Florida Gov. Rick Scott is heading to Wynwood Monday amid expectations that the trendy Miami neighborhood will be declared Zika free.
Joined by the mayors of Miami and Miami-Dade County, Scott will hold a press conference at the San Paul Gallery Wynwood at 8:15 a.m. to discuss the Centers for Disease Control and Prevention’s expected lifting of a travel advisory warning pregnant women and their partners to stay away. The lifting of the “Zika zone” — which has carried financial consequences for the galleries, restaurants and bars in the artsy district since its creation in early August — is expected after 45 days have passed without the identification of a new, locally born case of Zika.
“We are relieved that there have not been any additional cases of locally transmitted Zika in Wynwood during the past 45 days and are hopeful that the CDC will soon remove its travel advisory for the area,” Albert Garcia, vice chairman of the Wynwood Business Improvement District, said in a statement Sunday. “Wynwood has emerged from this challenge stronger than ever. We encourage the public to rediscover our world-renowned street art, cultural, retail and unique dining experiences.”
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Entrepreneurs and politicians have circled Sept. 19 recently as the date when they hoped the federal government would lift the advisory, instated just days after Scott announced in July that at least two people had contracted Zika from mosquitoes carrying the virus in the neighborhood. Wynwood became the first community in the country where mosquitoes were believed to carry the virus, which often causes no symptoms but can cause birth defects if contracted by pregnant women.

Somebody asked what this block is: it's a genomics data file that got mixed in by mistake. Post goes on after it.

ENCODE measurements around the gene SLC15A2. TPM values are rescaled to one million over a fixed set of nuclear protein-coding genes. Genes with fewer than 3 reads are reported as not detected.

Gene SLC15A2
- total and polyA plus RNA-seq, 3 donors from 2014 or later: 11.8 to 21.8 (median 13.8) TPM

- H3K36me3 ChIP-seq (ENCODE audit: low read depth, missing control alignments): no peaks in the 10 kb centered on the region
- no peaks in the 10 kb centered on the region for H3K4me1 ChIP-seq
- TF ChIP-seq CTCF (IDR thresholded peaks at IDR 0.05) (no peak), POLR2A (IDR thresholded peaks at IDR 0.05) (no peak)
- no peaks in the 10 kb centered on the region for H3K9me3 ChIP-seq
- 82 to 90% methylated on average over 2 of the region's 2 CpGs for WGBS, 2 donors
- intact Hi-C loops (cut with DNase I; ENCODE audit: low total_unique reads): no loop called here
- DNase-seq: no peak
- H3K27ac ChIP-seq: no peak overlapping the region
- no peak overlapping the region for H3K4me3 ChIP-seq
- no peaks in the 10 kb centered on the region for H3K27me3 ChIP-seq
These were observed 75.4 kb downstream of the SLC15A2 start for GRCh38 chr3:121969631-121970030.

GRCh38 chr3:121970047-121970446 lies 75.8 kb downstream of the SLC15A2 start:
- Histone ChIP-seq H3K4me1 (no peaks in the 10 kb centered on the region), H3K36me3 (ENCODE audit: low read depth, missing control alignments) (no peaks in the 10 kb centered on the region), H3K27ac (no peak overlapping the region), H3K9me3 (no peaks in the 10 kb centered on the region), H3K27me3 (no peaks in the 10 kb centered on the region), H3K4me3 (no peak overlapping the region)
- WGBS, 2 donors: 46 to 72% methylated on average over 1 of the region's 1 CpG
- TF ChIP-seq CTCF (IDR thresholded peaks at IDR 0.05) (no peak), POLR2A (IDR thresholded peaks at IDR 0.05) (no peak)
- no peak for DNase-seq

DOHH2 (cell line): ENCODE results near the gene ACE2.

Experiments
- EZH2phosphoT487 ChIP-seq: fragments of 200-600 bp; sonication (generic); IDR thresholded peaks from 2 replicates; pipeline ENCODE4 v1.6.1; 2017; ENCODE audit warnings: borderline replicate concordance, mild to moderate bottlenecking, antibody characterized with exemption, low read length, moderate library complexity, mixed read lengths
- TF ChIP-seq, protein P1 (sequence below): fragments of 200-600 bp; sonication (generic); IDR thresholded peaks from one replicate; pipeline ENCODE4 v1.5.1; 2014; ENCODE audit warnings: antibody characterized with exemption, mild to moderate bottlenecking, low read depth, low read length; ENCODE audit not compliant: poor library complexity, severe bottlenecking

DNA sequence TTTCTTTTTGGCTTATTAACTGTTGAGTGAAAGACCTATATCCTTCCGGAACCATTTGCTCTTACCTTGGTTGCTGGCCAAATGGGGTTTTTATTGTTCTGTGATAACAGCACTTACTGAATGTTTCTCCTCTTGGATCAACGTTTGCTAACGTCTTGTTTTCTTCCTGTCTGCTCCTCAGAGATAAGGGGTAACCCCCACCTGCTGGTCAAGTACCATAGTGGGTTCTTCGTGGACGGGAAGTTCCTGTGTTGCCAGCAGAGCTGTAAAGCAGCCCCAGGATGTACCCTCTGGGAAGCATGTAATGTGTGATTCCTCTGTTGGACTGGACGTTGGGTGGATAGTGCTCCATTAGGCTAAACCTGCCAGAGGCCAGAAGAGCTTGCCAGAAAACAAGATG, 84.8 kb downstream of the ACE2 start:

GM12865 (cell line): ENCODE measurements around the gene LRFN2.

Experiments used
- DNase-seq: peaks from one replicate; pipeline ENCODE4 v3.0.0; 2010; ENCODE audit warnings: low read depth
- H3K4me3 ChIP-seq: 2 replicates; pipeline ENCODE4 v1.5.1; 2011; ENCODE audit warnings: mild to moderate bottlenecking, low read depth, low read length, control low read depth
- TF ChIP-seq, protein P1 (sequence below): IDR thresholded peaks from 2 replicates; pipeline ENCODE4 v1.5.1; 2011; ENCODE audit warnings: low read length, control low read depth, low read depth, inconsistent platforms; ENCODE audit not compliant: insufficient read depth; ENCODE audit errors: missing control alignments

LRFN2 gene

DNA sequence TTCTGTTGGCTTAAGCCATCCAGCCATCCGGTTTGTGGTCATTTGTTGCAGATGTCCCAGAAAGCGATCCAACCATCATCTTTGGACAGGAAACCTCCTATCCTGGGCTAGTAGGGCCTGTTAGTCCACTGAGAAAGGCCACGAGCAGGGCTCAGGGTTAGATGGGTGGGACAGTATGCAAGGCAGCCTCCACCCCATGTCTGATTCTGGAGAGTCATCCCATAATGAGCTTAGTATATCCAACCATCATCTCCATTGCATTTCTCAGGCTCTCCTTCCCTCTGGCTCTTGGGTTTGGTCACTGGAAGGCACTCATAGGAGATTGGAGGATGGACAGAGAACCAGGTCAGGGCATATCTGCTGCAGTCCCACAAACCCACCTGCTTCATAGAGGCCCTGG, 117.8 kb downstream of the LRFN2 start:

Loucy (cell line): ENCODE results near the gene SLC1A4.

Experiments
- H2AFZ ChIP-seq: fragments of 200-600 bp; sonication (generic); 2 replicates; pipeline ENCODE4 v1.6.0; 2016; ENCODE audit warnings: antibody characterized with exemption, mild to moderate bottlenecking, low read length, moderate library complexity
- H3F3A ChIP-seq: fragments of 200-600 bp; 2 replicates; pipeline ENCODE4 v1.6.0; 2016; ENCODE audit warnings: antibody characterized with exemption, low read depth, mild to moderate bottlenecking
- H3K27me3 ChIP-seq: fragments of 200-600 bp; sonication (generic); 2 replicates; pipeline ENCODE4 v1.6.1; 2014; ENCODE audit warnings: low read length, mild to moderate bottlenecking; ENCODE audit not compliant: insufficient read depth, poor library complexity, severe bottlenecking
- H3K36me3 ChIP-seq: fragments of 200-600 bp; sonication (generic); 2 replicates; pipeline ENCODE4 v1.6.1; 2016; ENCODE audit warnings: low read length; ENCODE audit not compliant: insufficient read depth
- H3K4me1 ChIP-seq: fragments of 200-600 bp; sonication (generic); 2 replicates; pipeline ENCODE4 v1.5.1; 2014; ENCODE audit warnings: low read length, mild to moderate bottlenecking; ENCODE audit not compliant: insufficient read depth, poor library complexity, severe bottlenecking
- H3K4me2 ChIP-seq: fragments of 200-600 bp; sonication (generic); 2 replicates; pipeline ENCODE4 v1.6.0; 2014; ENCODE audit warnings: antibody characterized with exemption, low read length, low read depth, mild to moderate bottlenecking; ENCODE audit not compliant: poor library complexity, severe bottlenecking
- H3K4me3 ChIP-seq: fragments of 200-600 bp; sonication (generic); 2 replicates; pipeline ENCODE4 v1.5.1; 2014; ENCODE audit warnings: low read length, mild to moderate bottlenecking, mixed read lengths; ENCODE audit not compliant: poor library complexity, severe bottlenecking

The domestic travel advisory was also the first ever in the U.S., and helped label Wynwood as “ground zero” for Zika, damaging business in the tourist-dependent district as day-trippers and tourists avoided the area. Since then, the CDC has created a second zone in Miami Beach, expanded Friday to cover 4.5 square miles of the seaside city, a critical hub for South Florida’s tourist industry.
Controversial aerial spraying of insecticides will continue over a 1.5 square mile of South Beach, but the county is using only ground crews in the rest of the city. So far, the Florida Department of Health has publicly identified 93 locally contracted cases of Zika, including five new ones on Friday connected to Miami Beach, where the 45-day countdown has yet to begin.
Wynwood business owners, however, hope they’ve seen the last of the Zika cases tied to their neighborhood, which like Miami Beach is preparing for the busy tourist season and the crush of visitors that comes with Art Basel in December. Miami-Dade Mayor Carlos Gimenez said the county took aggressive measures to kill mosquitoes in the neighborhood, and credited business owners in the area with taking mosquito prevention seriously.
“I think that has a lot to do with it and we want the same kind of results to happen on Miami Beach. We need the people and visitors of Miami Beach to be part of this battle against Zika,” he said Sunday. “I look forward to that travel advisory being lifted but we still have a lot of work to do.”
Miami Mayor Tomás Regalado, whose city just agreed to write off a quarter-million in police and waste expenses for Wynwood to help the district spend the money on festivals and events, said now it’s time to help the neighborhood recover.
“At least in this area, the health emergency seems to be over,” he said. “Now we've got to get the city, county and state to help Wynwood come back from weeks of uncertainty and bad business.”